The women's subscription enterprise: From living on the streets to helping the homeless: one woman's tale of how she turned her life around.
I have two dogs. I've also got three cats and two rabbits; one of whom weighs 12 kilos and swings on a hammock. I've got two kids, one husband and some great in-laws. I consider myself lucky. I've got a stable, supportive family, a job that I am passionate about and my own home. But it wasn't always like this.
My mother was a heroin addict and had me very young. Unable to cope with the responsibility of raising a child, my maternal grandmother decided to remove me from my mother's care and I became a Ward of the State. I spent the majority of my childhood in and out of foster homes and by the time I was a teenager I was living on the streets.
I think one of the worst parts about being homeless was having to deal with other people's prejudices. I remember going to a job interview when I was about 16; I was so excited! I'd gone over to my friend's house to borrow some clothes (they would have been better suited to a wedding but at least I tried), before traipsing across Melbourne for the interview. When I arrived (on time), the man who was interviewing me looked me up and down, bewildered. I don't think he was prepared for a teenage girl dressed in formal wear! I didn't get the job. That happened a lot to me while I was homeless. When I was in my late teens however my luck changed and I was offered a traineeship with The Body Shop.
Working for The Body Shop, and subsequently The Big Issue, completely turned my life around. I was given the opportunity to be part of something; to earn an income and given the chance to study. For the first time, I was given hope. I had the opportunity to learn in a safe and nonjudgmental environment where I was treated exactly the same as any other staff member, my opinions were sought after, which was a great confidence boost for me.
I was given the opportunity to mix with the type of people I had never really associated with before, which helped me to mould myself into the kind of person I wanted to be. The Body Shop also taught me basic life skills like cooking and managing finances ... things which a lot of people take for granted but essential for living a normal and stable life. I believe that all you need to change your life is just one person who believes in you. One person, one bit of encouragement, one chance, is all it takes.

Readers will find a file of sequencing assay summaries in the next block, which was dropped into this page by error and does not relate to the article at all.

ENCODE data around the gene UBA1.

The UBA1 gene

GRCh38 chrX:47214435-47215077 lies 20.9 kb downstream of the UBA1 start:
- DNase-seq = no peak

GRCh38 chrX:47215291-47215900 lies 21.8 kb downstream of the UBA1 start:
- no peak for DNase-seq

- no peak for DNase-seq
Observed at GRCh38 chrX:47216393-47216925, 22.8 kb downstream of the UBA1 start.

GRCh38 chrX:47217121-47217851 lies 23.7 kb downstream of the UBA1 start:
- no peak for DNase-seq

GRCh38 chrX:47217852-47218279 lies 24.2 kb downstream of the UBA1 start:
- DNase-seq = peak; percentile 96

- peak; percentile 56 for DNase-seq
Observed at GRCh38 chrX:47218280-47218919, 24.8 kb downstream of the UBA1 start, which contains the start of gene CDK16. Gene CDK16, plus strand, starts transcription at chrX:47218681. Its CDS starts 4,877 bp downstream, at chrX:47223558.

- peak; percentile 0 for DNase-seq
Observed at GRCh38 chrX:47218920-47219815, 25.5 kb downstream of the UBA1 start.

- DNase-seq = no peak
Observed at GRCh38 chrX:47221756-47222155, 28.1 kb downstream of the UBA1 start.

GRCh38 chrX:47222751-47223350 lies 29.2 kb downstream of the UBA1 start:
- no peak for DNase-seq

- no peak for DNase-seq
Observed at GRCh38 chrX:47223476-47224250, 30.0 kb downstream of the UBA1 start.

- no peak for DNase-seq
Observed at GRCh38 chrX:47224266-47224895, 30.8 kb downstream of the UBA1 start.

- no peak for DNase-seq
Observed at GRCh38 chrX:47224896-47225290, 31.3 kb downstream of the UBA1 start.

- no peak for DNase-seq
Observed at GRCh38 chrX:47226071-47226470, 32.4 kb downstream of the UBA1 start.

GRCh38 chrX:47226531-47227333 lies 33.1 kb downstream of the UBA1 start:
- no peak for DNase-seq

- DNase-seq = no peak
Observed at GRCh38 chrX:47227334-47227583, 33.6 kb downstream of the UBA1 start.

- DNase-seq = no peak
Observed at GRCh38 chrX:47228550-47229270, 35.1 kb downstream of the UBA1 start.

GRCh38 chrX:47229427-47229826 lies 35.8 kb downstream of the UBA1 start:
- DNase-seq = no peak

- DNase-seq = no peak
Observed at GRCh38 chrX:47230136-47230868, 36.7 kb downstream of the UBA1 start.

When Steven Persson, CEO for The Big Issue, initially spoke to me back in 2007 about the idea of starting a subscriptions service to The Big Issue magazine, where homeless women could work to fulfill the subscriptions, I knew from my own experience that this was going to be a program that would result in 'real' change for so many women right across Australia. To say I am excited about The Women's Subscription Enterprise is an understatement. I could not be prouder to be working with The Big Issue on this program and feel nothing but overwhelming pride and satisfaction at the incredible work everyone is doing to get it up and running.
My life, my success, my happiness is all a result of the support and opportunities I received from my traineeship with The Body Shop 16 years ago and I can't wait for other women to have the same chance at life.
Kirstie Papanikolaou--Vendor Support, The Big Issue
Kirstie Papanikolaou has spent the past 14 years working for The Big Issue in Vendor Support.
After completing a traineeship for homeless youth with The Body Shop in 1996, Kirstie was asked to help launch The Big Issue in Australia and has been an integral member of the team ever since.
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|Title Annotation:||A community of the Big Issue.|
|Date:||Dec 1, 2010|
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